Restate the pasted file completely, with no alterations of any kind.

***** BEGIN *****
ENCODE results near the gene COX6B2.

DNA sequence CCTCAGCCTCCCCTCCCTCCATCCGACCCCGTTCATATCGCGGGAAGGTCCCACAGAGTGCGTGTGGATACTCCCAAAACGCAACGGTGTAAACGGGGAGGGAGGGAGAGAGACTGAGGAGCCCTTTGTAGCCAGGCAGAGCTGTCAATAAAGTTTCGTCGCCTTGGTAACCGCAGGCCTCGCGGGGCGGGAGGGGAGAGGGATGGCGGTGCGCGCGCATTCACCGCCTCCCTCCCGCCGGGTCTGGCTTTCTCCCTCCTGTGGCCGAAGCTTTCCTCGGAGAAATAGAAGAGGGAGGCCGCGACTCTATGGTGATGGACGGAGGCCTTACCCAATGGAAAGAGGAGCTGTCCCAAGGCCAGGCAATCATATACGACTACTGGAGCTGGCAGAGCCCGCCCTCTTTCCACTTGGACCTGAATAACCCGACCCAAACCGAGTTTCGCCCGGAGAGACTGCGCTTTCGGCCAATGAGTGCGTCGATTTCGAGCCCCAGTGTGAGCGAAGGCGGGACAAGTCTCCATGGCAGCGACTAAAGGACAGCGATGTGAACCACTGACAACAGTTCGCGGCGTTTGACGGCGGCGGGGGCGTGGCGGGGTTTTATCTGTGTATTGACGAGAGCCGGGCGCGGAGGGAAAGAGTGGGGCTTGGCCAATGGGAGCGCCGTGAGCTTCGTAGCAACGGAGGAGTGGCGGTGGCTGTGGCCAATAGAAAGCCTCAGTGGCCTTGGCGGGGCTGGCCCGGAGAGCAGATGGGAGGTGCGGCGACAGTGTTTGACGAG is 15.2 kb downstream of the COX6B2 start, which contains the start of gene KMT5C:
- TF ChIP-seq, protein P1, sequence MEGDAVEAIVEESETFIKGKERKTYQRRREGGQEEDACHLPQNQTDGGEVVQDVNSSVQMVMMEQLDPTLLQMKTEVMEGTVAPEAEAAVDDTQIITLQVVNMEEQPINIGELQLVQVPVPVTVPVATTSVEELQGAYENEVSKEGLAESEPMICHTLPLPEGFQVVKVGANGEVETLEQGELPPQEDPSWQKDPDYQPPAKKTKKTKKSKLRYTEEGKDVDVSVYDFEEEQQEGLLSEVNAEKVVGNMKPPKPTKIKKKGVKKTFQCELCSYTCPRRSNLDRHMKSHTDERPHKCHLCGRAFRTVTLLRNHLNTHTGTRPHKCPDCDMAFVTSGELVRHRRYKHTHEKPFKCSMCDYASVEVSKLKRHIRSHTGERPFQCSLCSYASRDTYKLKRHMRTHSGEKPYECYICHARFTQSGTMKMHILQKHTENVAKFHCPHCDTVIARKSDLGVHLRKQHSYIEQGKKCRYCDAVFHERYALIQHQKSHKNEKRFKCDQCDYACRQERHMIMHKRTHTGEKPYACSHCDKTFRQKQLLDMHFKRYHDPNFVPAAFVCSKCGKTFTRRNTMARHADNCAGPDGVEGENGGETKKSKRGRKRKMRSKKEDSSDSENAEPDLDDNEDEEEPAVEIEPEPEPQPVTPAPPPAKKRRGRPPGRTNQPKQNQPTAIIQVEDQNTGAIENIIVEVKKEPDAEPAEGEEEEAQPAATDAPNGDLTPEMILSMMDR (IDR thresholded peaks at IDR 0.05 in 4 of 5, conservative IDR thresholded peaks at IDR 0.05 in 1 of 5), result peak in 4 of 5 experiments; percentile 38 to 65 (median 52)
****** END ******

ENCODE results near the gene COX6B2.

DNA sequence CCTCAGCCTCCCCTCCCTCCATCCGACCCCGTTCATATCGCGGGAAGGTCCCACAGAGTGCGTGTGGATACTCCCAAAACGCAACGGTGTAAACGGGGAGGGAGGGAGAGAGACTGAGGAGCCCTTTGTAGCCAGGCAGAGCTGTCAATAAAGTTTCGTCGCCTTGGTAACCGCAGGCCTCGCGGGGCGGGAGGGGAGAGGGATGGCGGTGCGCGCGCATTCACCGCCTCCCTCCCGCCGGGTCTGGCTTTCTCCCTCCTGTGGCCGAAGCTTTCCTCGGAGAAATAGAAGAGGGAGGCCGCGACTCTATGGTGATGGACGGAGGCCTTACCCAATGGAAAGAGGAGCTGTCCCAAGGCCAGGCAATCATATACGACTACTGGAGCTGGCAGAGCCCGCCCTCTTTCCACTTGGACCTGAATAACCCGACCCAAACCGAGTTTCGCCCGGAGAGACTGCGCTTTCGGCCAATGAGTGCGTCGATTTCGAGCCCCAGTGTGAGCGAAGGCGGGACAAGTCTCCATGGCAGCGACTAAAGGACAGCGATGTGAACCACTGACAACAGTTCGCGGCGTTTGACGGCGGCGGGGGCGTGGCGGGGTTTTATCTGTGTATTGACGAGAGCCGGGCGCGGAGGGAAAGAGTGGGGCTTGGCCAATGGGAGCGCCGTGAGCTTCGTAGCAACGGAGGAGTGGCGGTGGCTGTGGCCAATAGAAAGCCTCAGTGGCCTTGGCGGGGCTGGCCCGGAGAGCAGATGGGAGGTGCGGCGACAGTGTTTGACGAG is 15.2 kb downstream of the COX6B2 start, which contains the start of gene KMT5C:
- TF ChIP-seq, protein P1, sequence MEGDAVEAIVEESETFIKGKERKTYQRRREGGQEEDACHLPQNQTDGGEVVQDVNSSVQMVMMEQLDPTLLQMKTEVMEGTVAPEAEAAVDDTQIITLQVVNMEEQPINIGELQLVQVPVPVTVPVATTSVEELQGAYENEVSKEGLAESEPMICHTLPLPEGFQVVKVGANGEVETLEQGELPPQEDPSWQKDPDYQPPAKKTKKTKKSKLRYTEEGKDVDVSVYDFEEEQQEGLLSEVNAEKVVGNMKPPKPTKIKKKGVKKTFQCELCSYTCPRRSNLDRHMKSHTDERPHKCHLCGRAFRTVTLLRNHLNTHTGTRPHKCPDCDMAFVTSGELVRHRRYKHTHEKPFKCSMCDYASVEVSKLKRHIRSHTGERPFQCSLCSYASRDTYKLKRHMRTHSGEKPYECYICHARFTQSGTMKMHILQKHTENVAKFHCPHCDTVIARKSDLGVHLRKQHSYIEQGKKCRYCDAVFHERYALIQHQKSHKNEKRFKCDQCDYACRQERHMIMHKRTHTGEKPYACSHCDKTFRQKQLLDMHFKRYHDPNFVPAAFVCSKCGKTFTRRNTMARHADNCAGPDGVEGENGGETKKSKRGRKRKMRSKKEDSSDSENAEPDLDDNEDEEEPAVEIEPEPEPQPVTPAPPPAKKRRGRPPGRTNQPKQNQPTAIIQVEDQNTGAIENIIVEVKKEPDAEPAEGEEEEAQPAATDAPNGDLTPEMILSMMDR (IDR thresholded peaks at IDR 0.05 in 4 of 5, conservative IDR thresholded peaks at IDR 0.05 in 1 of 5), result peak in 4 of 5 experiments; percentile 38 to 65 (median 52)